The family name is Malvaceae, but the different varieties have a variety of botanical names, can grow up to 2 metres tall, or crawl along the ground, or be various sizes in between. While the seed containers on all of them are small and disk shaped, they vary in makeup and number of seeds.
Malva sylvestris is known in Europe as Common Mallow. Its flowers are pink with red or purple veins, deeply notched petals can be 3cm long, and grow in clusters in the leaf axils.
It possibly originated in Greece, where it decorates many areas of the landscape, including waste ground and sometimes rocks and sand dunes. It is a perennial and in NZ, at least, can grow to around 120cm tall. The leaves are generally 5-lobed and slightly plicate, which means each lobe has a somewhat pleated look up the centre. Stems are woody and sprawl outwards, with the ends curving upwards. Long taproot. Flowers November-April.
Apparently leaves, seeds and flowers are all edible, unless the plant is grown on nitrogen rich soils, in which case it contains high levels of nitrates in the leaves. Its long list of medicinal properties reads like a tongue twister, and to cure your particular ailment you can put it on externally as a poultice, eat it or drink it as tea – a regular cure all in fact!
Modiola caroliniana or Creeping Mallow is the ground-hugging variety often found in less manicured lawns, along paths, on bare ground and in open pasture. It can be an annual, biennial or perennial and favours the warmer parts of the country. It has small (about 15mm) single flowers which range from orange to orange-red, and flowers from October-March.
While in NZ it appears safe for animals to eat, it has been suspected as a cause of staggers in Australia and in America, from whence it came originally. Its leaves are light green and flattish, round in outline with indented edges. Its habit of putting down fibrous roots at every node makes it difficult to pull out completely, as any bits left behind are quite self-contained and continue to grow.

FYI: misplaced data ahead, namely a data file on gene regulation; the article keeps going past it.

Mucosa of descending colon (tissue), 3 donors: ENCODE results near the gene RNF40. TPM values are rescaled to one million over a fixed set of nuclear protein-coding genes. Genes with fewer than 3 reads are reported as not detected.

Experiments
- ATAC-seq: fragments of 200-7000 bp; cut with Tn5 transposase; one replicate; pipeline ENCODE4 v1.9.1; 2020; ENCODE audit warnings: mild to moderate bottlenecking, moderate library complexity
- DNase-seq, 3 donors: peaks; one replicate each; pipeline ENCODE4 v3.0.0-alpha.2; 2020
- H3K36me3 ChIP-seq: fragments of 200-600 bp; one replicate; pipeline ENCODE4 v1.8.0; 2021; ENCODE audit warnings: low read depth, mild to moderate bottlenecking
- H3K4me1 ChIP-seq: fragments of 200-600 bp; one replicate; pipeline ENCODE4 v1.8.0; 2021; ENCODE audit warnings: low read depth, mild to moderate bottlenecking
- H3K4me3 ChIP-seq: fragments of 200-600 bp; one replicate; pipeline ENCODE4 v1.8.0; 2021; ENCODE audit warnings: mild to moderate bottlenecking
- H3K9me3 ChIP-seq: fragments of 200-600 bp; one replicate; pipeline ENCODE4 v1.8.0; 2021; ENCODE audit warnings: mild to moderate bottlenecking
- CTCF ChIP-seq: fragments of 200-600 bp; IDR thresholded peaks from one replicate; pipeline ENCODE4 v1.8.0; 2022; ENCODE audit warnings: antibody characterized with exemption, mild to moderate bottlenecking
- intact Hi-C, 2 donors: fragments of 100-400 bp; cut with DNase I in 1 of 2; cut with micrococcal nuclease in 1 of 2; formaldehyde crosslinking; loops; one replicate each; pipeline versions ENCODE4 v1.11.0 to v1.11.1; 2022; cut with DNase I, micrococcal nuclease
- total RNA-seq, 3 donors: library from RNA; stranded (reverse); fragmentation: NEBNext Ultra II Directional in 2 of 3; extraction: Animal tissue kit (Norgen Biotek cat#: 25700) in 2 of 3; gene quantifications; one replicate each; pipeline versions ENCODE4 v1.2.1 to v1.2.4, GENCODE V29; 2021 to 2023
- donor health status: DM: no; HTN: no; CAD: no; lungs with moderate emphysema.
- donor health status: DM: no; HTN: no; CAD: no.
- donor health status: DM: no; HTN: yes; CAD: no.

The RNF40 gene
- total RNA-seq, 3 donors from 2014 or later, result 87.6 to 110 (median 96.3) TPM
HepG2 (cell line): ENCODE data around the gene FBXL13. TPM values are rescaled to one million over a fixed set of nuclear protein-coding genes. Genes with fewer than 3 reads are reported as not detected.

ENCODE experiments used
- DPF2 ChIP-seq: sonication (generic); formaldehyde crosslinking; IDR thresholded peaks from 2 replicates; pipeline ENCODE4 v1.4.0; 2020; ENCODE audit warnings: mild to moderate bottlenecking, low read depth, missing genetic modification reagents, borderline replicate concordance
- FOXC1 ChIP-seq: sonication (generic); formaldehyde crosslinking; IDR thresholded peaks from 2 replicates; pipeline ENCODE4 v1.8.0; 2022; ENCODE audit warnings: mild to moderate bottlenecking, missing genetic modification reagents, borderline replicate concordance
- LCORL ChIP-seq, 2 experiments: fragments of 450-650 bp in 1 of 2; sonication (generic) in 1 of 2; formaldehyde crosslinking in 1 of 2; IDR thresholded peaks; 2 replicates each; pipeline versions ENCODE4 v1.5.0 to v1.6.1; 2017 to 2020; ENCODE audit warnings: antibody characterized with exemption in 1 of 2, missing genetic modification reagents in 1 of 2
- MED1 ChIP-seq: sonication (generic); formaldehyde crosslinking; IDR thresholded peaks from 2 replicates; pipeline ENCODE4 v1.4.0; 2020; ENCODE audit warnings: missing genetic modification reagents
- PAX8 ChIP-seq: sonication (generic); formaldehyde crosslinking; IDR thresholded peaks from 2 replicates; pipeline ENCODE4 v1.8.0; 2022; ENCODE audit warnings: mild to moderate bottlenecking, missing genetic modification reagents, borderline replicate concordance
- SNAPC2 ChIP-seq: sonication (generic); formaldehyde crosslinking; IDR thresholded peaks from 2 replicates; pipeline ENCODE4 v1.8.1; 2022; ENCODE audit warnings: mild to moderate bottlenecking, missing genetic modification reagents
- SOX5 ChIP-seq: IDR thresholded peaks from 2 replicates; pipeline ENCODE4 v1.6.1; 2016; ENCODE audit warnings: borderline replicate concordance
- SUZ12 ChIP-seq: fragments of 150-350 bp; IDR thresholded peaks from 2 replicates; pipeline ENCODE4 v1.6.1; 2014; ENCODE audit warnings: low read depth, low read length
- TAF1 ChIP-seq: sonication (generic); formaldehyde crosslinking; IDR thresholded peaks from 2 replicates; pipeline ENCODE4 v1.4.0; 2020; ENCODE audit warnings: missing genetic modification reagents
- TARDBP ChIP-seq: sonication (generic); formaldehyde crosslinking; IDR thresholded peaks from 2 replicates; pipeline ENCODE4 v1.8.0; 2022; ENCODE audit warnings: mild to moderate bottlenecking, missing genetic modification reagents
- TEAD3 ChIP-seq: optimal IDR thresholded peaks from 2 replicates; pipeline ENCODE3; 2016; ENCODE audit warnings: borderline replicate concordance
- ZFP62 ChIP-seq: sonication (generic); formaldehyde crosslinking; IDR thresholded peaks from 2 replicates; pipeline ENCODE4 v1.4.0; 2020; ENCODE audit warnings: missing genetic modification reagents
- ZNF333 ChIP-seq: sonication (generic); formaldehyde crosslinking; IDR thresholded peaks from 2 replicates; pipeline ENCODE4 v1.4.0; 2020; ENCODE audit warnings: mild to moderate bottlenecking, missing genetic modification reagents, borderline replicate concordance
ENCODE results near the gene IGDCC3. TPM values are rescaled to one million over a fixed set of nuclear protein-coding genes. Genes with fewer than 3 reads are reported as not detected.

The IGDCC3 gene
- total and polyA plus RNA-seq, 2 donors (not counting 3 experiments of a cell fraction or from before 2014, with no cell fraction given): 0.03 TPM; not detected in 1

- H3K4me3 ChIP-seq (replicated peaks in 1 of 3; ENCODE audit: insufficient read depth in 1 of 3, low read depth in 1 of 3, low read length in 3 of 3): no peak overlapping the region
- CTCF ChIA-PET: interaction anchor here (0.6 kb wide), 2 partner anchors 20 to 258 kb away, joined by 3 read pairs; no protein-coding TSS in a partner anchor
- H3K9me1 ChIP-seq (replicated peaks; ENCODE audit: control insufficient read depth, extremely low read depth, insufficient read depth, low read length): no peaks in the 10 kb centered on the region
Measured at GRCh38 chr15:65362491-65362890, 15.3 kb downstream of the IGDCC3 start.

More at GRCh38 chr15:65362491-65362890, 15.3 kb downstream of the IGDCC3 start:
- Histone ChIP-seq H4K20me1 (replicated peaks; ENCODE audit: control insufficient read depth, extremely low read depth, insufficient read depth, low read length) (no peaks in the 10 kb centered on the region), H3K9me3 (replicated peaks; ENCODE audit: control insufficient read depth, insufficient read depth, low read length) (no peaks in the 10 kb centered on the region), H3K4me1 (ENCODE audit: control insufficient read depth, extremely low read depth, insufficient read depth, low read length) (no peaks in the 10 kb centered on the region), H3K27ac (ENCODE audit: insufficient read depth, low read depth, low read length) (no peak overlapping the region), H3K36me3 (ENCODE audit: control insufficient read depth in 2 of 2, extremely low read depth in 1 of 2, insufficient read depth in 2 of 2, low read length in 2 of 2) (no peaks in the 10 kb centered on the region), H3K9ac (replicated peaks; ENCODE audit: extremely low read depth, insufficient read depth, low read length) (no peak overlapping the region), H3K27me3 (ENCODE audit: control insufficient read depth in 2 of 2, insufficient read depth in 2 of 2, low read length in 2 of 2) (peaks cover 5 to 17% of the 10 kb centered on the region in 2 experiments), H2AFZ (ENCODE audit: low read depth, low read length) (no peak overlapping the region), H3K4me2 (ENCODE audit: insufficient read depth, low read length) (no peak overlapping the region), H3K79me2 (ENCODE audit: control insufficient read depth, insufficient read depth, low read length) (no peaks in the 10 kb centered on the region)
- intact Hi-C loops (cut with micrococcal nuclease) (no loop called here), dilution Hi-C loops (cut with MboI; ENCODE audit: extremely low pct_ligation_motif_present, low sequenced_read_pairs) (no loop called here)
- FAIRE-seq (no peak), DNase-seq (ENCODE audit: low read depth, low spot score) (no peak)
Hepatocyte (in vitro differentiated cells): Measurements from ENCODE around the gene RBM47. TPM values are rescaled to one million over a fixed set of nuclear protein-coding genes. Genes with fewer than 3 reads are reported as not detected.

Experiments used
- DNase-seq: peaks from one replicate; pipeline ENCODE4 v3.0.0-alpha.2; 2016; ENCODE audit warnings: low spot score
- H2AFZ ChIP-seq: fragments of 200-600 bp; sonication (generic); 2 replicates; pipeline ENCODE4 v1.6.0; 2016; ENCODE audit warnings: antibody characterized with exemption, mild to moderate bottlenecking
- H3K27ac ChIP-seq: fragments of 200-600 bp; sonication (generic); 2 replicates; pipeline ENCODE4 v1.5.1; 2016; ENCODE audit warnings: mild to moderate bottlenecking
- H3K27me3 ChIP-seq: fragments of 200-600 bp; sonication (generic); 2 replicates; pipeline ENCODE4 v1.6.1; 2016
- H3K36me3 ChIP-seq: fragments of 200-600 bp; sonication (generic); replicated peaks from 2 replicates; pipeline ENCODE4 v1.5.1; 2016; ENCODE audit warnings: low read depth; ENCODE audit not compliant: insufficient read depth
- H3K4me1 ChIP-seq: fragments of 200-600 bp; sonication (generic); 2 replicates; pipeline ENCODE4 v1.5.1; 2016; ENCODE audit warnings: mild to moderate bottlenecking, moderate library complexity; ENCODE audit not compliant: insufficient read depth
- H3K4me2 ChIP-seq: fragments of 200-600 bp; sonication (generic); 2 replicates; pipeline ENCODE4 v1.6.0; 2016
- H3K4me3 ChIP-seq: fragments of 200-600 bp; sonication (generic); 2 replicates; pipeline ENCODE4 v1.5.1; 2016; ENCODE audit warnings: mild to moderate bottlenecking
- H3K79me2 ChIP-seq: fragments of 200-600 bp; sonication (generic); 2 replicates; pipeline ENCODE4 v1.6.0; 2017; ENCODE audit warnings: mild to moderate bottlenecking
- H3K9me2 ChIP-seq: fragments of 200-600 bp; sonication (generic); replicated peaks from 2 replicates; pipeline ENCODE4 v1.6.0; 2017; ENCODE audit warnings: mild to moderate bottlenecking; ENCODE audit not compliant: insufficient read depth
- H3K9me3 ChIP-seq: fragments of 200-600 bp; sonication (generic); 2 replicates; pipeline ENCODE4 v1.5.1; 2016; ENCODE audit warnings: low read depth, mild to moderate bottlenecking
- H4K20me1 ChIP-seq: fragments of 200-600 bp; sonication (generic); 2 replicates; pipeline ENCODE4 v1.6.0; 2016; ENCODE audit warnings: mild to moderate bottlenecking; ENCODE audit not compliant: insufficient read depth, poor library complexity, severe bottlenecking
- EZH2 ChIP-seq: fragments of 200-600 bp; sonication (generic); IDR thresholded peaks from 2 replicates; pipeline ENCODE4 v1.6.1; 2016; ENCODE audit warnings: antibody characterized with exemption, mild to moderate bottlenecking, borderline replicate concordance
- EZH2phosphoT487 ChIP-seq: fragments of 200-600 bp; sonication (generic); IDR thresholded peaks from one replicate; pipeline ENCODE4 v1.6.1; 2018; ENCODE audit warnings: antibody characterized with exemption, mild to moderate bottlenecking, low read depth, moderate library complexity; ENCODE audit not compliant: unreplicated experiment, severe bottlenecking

Malva parviflora, small flowered mallow, is the ‘middle man’, growing semi-erect up to 50cm tall as an annual. It is probably the most common mallow growing in NZ. In the US it is known as Cheeseweed, because its seed pods resemble a segmented cheese wheel. The flowers are tiny (about 4-5mm) and vary from pale mauve to whitish, with 5 petals which are slightly longer than the sepals. The dull green leaves have 5 or 7 lobes on long stems radiating from the rootstock. Stems can grow to 60cm and, like M.sylvestris, curve up at the ends. This variety favours bared ground near trees, stockyards, gateways, and waste round. Flowers September-April.
The treelike variety Lavatera arborea can grow to 2m, with a single main stem. As it grows the lower leaves drop off leaving just a tufty head and a stem which can grow to 10cm thick. The large, velvety leaves can be up to 20cm in diameter and, like Common Mallow they can have 5-7 lobes, each folded along the mid-rib. Flowers are about 4cm in diameter in lilac or deep pink with darker veins. Again the fruits are round, formed of up to 8 capsules. Often seen growing on roadsides, like the other varieties it can be found on waste or cultivated ground and in coastal areas. The long flowering season is from August-May.